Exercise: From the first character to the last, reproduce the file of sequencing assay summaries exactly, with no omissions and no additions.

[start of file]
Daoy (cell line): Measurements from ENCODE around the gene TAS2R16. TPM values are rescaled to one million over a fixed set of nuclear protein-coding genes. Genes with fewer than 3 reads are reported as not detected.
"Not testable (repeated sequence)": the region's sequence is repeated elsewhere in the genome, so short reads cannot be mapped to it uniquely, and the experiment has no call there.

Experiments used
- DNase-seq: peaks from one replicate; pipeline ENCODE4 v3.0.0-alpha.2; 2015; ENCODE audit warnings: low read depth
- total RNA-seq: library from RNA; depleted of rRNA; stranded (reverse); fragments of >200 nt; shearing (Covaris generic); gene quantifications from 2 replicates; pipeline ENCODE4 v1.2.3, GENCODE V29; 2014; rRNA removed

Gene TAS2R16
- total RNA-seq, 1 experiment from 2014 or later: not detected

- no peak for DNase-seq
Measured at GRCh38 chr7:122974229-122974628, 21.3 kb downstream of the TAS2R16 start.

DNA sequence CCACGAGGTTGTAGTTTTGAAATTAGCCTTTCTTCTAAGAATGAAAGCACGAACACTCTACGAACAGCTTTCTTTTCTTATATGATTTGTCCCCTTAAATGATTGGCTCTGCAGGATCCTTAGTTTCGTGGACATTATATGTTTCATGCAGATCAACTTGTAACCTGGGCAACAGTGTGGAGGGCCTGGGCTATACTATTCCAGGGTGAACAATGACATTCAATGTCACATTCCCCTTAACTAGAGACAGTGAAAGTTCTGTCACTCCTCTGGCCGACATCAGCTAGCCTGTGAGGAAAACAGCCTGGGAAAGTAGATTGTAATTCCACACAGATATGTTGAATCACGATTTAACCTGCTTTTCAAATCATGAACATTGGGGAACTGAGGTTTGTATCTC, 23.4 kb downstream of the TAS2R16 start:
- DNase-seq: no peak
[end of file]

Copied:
Daoy (cell line): Measurements from ENCODE around the gene TAS2R16. TPM values are rescaled to one million over a fixed set of nuclear protein-coding genes. Genes with fewer than 3 reads are reported as not detected.
"Not testable (repeated sequence)": the region's sequence is repeated elsewhere in the genome, so short reads cannot be mapped to it uniquely, and the experiment has no call there.

Experiments used
- DNase-seq: peaks from one replicate; pipeline ENCODE4 v3.0.0-alpha.2; 2015; ENCODE audit warnings: low read depth
- total RNA-seq: library from RNA; depleted of rRNA; stranded (reverse); fragments of >200 nt; shearing (Covaris generic); gene quantifications from 2 replicates; pipeline ENCODE4 v1.2.3, GENCODE V29; 2014; rRNA removed

Gene TAS2R16
- total RNA-seq, 1 experiment from 2014 or later: not detected

- no peak for DNase-seq
Measured at GRCh38 chr7:122974229-122974628, 21.3 kb downstream of the TAS2R16 start.

DNA sequence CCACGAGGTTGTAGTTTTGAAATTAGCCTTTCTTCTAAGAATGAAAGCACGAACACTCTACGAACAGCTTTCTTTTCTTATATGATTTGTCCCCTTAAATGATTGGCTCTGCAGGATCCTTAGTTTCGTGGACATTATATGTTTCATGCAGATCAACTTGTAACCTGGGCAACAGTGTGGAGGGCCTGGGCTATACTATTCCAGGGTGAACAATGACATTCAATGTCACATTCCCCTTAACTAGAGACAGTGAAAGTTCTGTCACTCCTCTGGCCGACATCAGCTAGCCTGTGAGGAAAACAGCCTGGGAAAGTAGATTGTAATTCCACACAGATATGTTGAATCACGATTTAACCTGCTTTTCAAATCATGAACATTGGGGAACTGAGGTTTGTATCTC, 23.4 kb downstream of the TAS2R16 start:
- DNase-seq: no peak